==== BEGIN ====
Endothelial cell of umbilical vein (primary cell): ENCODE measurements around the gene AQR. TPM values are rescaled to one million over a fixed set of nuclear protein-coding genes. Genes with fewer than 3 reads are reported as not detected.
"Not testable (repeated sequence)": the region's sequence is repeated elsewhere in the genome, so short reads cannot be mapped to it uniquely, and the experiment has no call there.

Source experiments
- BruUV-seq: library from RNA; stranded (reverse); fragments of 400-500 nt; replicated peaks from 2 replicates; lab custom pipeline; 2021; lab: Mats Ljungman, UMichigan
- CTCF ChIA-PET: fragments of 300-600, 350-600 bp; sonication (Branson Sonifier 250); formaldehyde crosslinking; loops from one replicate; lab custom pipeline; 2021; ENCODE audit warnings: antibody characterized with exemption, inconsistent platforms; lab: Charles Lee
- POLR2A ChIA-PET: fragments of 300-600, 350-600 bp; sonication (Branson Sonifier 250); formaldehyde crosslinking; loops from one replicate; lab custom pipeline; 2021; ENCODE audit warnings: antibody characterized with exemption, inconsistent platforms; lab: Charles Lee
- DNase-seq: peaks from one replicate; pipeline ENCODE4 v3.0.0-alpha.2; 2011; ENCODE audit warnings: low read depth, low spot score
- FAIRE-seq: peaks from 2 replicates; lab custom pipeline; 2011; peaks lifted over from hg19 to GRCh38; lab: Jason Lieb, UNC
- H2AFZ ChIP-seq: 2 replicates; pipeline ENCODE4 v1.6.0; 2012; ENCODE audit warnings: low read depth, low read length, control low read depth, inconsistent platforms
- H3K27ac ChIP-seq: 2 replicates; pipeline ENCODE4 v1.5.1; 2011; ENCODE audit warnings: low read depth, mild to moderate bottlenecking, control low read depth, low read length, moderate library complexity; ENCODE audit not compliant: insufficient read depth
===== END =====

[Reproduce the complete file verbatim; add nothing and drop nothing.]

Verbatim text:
Endothelial cell of umbilical vein (primary cell): ENCODE measurements around the gene AQR. TPM values are rescaled to one million over a fixed set of nuclear protein-coding genes. Genes with fewer than 3 reads are reported as not detected.
"Not testable (repeated sequence)": the region's sequence is repeated elsewhere in the genome, so short reads cannot be mapped to it uniquely, and the experiment has no call there.

Source experiments
- BruUV-seq: library from RNA; stranded (reverse); fragments of 400-500 nt; replicated peaks from 2 replicates; lab custom pipeline; 2021; lab: Mats Ljungman, UMichigan
- CTCF ChIA-PET: fragments of 300-600, 350-600 bp; sonication (Branson Sonifier 250); formaldehyde crosslinking; loops from one replicate; lab custom pipeline; 2021; ENCODE audit warnings: antibody characterized with exemption, inconsistent platforms; lab: Charles Lee
- POLR2A ChIA-PET: fragments of 300-600, 350-600 bp; sonication (Branson Sonifier 250); formaldehyde crosslinking; loops from one replicate; lab custom pipeline; 2021; ENCODE audit warnings: antibody characterized with exemption, inconsistent platforms; lab: Charles Lee
- DNase-seq: peaks from one replicate; pipeline ENCODE4 v3.0.0-alpha.2; 2011; ENCODE audit warnings: low read depth, low spot score
- FAIRE-seq: peaks from 2 replicates; lab custom pipeline; 2011; peaks lifted over from hg19 to GRCh38; lab: Jason Lieb, UNC
- H2AFZ ChIP-seq: 2 replicates; pipeline ENCODE4 v1.6.0; 2012; ENCODE audit warnings: low read depth, low read length, control low read depth, inconsistent platforms
- H3K27ac ChIP-seq: 2 replicates; pipeline ENCODE4 v1.5.1; 2011; ENCODE audit warnings: low read depth, mild to moderate bottlenecking, control low read depth, low read length, moderate library complexity; ENCODE audit not compliant: insufficient read depth